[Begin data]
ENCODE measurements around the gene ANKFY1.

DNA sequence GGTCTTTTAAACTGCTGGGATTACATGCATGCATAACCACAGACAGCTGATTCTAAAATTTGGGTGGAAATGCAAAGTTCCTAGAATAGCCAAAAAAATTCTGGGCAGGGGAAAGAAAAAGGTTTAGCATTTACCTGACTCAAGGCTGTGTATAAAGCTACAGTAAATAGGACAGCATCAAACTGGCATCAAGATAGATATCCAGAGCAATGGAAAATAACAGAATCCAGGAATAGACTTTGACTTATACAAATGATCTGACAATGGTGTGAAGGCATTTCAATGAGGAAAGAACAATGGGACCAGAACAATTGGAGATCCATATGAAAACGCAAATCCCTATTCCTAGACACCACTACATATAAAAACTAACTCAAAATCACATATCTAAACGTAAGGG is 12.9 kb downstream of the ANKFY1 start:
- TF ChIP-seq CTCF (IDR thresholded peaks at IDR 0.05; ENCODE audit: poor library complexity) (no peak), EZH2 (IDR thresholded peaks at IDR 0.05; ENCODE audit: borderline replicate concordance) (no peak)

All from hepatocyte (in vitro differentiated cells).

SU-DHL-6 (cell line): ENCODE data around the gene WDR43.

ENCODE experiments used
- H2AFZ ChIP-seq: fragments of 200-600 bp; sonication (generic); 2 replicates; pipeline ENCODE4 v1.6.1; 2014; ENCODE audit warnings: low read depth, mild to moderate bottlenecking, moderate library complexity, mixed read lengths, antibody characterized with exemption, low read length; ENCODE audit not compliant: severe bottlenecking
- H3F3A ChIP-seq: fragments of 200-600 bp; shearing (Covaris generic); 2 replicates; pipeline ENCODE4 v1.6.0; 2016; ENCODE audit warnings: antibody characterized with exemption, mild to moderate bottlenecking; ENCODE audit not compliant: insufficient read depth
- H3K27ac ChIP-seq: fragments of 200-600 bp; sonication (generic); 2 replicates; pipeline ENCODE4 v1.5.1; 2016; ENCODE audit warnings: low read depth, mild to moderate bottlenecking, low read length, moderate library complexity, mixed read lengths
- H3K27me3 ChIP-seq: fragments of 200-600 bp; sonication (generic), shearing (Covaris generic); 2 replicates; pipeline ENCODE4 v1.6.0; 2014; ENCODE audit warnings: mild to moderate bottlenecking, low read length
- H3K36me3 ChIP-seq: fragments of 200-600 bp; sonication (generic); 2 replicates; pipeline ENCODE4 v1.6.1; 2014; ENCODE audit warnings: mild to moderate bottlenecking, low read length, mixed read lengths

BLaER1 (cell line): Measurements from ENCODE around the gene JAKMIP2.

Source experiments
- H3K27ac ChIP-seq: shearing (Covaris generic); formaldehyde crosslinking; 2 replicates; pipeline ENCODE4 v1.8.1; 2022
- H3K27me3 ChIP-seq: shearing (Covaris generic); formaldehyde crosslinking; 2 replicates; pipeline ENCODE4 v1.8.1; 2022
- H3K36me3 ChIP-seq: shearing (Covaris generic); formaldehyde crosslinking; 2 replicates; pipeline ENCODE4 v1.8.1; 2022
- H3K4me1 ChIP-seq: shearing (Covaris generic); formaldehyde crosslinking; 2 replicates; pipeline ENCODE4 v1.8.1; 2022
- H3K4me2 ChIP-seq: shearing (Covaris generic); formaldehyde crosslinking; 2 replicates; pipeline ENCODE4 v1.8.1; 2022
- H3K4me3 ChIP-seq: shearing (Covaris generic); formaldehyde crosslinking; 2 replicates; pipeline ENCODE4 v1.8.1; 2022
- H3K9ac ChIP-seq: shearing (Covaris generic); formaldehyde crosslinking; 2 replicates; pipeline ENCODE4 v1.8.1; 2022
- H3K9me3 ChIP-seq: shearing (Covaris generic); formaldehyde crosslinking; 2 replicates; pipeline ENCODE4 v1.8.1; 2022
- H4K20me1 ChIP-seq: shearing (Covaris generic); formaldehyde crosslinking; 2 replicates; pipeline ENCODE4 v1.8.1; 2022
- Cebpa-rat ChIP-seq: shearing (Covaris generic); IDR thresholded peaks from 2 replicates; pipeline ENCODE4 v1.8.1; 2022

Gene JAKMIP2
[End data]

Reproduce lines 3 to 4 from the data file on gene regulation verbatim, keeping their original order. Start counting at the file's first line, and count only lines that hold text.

- TF ChIP-seq CTCF (IDR thresholded peaks at IDR 0.05; ENCODE audit: poor library complexity) (no peak), EZH2 (IDR thresholded peaks at IDR 0.05; ENCODE audit: borderline replicate concordance) (no peak)

All from hepatocyte (in vitro differentiated cells).